Communicating and Collaborating Across Disciplinespublished Nov 27, 2017 9:56am
Those of us who are working on ways to attract students to the study of STEM fields must design a curriculum that prepares our students to understand and manage complex problems where scientific knowledge interacts with other ways of looking at the world. This means finding ways to work across disciplinary boundaries so that these problems can be studied in their broader social, political and environmental context. Boyd (2016, p. B4) argues that "if we really want to matter, we need to think critically about the questions we ask---and the questions we don't ask---and what influences that distinction." The questions we ask have powerful effects on how we design the curriculum, what we expect of ourselves and our students and how we work together with colleagues in our own department as well as other fields to prepare our graduates to live and work in a changing and uncertain world.
If STEM is to be relevant and have the best chance to serve the needs of society, we NEED to work with other disciplines. One way to open up an interdisciplinary conversation is to connect your goals for STEM education to existing cross-cutting themes that draw upon the insights of other fields as well. For example, consider developing a program that explores the local region in a variety of ways including a study of the regional ecosystem, the cultural heritage of the region, the literature and the arts that draw inspiration from the region and so on. These ventures can create synergies across departmental lines and draw on the distinctive strengths of many fields.
Another option is to connect your curriculum to larger challenges facing your community. One challenge facing every community is how to create greater resilience in the face of natural disasters including earthquakes or extreme weather events. The UrbanRISKLab at Massachusetts Institute of Technology has developed an approach to disaster management called PREPHubs. PREPHubs are a new kind of infrastructure designed to increase disaster resilience. Portland State University along with Portland Gas and Electric and the City of Portland are working together to bring this model to Portland, Oregon, where a magnitude-8 earthquake may occur sometime in the next 50 years (Meyer 2016, Schultz 2015). Engineers can design the overall module including power generation and communication capacity but this approach is incomplete without thoughtful attention to how people would use this network. In short, engineers can solve the technical problems but they will need to work with others to address the "human engineering" that will make the solutions workable in this particular region and its people.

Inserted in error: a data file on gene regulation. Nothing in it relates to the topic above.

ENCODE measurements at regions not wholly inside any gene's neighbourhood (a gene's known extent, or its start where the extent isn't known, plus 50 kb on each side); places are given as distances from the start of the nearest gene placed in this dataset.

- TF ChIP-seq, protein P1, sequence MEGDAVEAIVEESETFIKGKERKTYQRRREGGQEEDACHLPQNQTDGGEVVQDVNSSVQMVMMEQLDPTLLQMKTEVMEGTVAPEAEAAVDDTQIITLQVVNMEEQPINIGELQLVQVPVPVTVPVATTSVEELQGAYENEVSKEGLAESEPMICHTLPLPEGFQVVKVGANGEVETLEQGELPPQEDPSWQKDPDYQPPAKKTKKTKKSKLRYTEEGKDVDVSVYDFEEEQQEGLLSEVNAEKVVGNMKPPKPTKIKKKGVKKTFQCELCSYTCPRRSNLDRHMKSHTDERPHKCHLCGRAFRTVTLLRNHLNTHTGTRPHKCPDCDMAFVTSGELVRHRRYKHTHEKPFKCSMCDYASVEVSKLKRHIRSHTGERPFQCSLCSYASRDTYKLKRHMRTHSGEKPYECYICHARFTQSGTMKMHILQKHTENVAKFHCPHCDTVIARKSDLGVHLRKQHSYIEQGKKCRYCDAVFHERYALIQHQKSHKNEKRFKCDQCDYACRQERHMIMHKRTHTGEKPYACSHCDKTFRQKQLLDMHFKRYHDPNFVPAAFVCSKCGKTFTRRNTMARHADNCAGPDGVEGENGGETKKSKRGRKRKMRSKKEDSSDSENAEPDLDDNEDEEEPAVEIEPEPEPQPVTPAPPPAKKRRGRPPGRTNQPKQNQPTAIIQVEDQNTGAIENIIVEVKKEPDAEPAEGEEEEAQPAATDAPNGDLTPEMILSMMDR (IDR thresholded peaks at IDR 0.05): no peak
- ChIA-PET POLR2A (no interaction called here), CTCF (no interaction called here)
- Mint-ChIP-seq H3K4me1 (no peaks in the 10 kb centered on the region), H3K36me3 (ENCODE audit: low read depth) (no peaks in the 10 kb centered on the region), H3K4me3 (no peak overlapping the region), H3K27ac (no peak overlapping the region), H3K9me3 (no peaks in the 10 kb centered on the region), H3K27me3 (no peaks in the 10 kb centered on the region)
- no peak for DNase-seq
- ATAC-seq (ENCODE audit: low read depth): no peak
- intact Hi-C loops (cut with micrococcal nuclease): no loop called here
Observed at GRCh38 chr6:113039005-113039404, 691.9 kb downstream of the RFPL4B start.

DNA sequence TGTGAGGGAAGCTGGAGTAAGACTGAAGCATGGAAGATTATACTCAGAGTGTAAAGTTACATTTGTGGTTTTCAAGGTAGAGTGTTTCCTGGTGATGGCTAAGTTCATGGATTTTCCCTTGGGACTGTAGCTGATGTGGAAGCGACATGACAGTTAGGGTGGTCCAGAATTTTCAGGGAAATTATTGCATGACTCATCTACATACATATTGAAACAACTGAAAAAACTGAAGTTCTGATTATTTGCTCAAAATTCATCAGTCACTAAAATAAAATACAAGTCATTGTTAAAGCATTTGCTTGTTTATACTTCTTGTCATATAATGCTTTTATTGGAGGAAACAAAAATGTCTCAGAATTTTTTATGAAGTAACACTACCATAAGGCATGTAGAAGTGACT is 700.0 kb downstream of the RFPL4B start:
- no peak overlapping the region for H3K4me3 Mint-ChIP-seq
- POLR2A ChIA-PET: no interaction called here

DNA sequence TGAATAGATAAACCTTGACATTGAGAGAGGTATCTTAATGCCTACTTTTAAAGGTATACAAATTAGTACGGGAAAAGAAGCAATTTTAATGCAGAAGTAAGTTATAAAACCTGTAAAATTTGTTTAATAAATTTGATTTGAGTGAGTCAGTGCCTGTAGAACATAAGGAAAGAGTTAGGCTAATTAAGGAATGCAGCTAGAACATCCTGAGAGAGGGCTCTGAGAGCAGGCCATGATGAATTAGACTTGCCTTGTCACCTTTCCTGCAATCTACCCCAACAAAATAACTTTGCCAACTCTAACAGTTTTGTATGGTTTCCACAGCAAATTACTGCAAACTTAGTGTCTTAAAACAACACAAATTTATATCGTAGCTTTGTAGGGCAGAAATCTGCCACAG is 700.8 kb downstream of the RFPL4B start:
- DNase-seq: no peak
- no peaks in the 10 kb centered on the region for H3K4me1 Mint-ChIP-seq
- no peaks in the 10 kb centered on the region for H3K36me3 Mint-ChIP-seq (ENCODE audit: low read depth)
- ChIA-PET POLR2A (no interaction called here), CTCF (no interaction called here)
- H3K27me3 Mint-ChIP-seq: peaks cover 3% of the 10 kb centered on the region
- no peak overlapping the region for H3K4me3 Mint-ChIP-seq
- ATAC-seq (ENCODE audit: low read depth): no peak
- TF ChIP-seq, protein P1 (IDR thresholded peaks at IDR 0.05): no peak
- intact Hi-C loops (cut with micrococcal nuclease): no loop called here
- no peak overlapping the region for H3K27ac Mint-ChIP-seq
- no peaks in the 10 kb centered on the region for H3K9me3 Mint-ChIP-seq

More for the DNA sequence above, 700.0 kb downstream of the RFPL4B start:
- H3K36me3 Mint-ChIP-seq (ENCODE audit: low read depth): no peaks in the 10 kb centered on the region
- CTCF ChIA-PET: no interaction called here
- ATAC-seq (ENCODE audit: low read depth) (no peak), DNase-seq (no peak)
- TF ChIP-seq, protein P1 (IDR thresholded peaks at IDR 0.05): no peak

Yet another way to manage this task is to pick a topic that concerns everyone, regardless of field, and work with colleagues across the institution to ensure that the institution itself models effective ways to address that problem---whether it is equity and inclusion or civic engagement or a complex problem like climate change. We all know that gaining support for addressing climate change depends upon much more than presenting the scientific evidence of global warming. We need to understand why facts alone cannot convince the skeptics and present the issue in different ways such as the economic advantages of alternative fuels or green buildings and green urban design. Our graduates must be able to weave their scientific knowledge into broader arguments and solutions.
To ask questions that matter, not only to us and our students but also to our colleagues in other fields and to the public, we need to understand how people in other disciplines think. Disciplines differ in the extent to which they use well-articulated frameworks or theoretical models or paradigms to guide their approach to problem-solving, the methodologies that members of that discipline are likely to use to study those questions and the standards that they apply to gauge the validity of the findings they obtain. Every discipline has its own vocabulary as well as its own unspoken assumptions about what questions and knowledge are legitimate.